With libraries becoming more and more equipped, it’s time to accept that they are moving with us into the new age. Numerous computers are installed, millions of research pages are only a click away and of course, the original USP remains the books. Personally, one of my favourite things about the library is the silence. While that sounds relatively sinister, it can be really hard to study in peace at home or even at a university library. There are a large amount of people that come purely to have a sheltered chat with their friends, which I have been guilty of myself but now library’s have introduced ‘Quiet’ or ‘Silent’ floors, you are guaranteed a place to work to your heart’s content. Also, there are now numerous cafes built inside libraries so you do not even have to leave the building in order to get a caffeine fix!
Another great aspect is the installation of computers, printers and photocopiers. I will never forget the fateful few days of no electricity in my house where I felt like a cavewoman searching for a meaning to life beyond having wifi. The library was my beacon of hope for studying and gave me the opportunity to work efficiently and in warmth. I also don’t own a working printer, so the 5p sheets of paper are what get my essays in on time.
I’ve heard arguments that libraries are now obsolete. This argument back and forth has been happening for some time and while I understand that we are taking a massive leap into a world with smart watches, robots and holographs, libraries still have a valid place in society. They have tried their best to remain modern and accessible to the masses which is what libraries have always tried to do. They offer a place of shelter, not just for printerless people like me but for people who are looking for jobs, for homeless people to sit in warmth and for people to meet and plan events in the local communities. Libraries are staples in our society. They encourage us to read and to educate ourselves further. They open their doors to anyone and everyone. Places like this in society need to be treasured and appreciated not replaced in order to make room for another Starbucks or fancy Apple Store.
I’ve not always been loyal to my library (the fines were a low point, okay!) but from being eight years old and feeling ecstatic that I could borrow books to spending hours upon hours studying for exams in my late teens, the importance of the library has always been evident to me. We should all try and support our local libraries a bit more.
In all honestly, I knew after re-reading this book for a second time that the subsequent book post would soon follow and here we are.
The Song of Achilles by Madeline Miller tells the story of Achilles and Patroclus during their childhood and the Trojan war, focusing on the breathtakingly beautiful romance they share. The characters, though set in ancient Greece, are personable and relatable with genuinely inspiring views on love, life and death. There is somewhat of a historical debate over the nature of the relationship between Achilles and Patroclus. However, Miller’s retelling of the story offers a tale that will undoubtedly make you fall in love with Achilles and Patroclus’ bond.
It reads like poetry, flowing effortlessly with numerous poignant lines which will force you to reach for your highlighter in the hopes to internalize them. The Song of Achilles is truly one of a kind: it’s the kind of book that stays with you days after reading and you wonder if you’ll ever find something that matches it’s greatness. (Can you tell I liked the book?)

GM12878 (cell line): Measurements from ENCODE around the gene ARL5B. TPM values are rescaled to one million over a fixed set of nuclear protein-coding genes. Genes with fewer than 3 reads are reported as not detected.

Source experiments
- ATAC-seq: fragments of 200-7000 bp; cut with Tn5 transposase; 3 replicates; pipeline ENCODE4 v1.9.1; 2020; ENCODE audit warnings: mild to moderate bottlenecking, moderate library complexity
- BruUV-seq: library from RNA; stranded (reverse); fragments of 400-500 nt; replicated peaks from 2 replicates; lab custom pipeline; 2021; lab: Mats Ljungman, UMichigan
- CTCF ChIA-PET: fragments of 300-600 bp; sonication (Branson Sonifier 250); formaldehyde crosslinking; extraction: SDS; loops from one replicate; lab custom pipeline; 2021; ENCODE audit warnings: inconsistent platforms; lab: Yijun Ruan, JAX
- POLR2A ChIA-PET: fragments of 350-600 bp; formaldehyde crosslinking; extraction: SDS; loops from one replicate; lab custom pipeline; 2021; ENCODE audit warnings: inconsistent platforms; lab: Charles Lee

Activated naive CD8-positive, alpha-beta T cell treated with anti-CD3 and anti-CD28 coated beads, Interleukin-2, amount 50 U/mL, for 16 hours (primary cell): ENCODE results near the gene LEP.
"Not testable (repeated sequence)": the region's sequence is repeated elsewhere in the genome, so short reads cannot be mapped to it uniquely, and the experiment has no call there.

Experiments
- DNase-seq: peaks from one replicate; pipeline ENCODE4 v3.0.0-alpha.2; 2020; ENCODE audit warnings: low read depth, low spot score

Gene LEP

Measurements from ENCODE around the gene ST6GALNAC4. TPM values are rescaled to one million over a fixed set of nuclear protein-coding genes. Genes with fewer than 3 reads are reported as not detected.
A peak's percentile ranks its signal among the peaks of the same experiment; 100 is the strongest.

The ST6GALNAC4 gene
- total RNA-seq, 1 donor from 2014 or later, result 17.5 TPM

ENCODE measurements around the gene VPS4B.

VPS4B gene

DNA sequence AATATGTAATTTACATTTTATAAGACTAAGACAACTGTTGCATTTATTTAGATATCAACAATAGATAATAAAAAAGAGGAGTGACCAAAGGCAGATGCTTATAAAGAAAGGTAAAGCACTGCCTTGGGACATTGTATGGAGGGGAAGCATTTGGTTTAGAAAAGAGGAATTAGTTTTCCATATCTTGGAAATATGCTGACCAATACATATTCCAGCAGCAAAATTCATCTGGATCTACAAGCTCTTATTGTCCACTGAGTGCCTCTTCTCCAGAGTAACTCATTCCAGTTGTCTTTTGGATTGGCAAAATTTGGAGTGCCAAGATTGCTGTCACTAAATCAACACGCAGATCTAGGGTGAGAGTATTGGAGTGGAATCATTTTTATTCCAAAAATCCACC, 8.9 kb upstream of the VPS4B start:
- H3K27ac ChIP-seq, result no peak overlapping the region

Also, it’s just recently been announced by Madeline Miller that “Caryn Mandabach Productions Ltd., producer of the acclaimed BBC series Peaky Blinders, has optioned the rights to The Song of Achilles for a possible television mini-series.” If it’s anything like the book, it’s surely going to be a hit! So if you want to get ahead of the crowd, I’d recommend picking up the book and immersing yourself in Miller’s world. You can purchase it from Waterstones, WHSmiths or Amazon.
Ultimately I debated how many stars to give TSOA, I was hesitant to go for broke but to be honest, I’d be lying to myself if I didn’t give it five stars.
Young Adult books are home to some of the most complex and fascinating characters ranging from super heroes to protagonists with everyday problems. However there seems to still be one area that is taboo to many: LGBTA protagonists. Many have battled this by claiming, “I wouldn’t know how to write such a character” while releasing their newest book about a world full of vampires and werewolves or have begun casting a lgbta sidekick as merely a prop used for nothing more than their sexuality. There is a world out there for you to explore and make. I would love to read a book about a boy that falls in love with another boy on board the Titanic or above the stars. A boy who is happy and healthy. His sexuality not being the main plot line but not pushed to the side as irrelevant. How many more Hollywood love triangles do we need? That age-old ‘Romeo and Juliet” love that seems to litter the majority of Young Adult pages? Representation is a must for a growing society, as media plays such a large part in our everyday lives; we have to be able to see more than stereotypes. We need to make sure young lgbta people can read about a badass hero just like them who’s sexuality is not the most interesting thing about them. This can be tackled by writing and publishing more books with lgbta protagonists in all genres but also by supporting the ones already published. So if you are curious about some books centred around lgbta people in the young adult genre, this is a good list to look at – https://www.goodreads.com/shelf/show/ya-lgbt I hope one day the shelfs in Waterstones will be lined with all different types of young protagonists.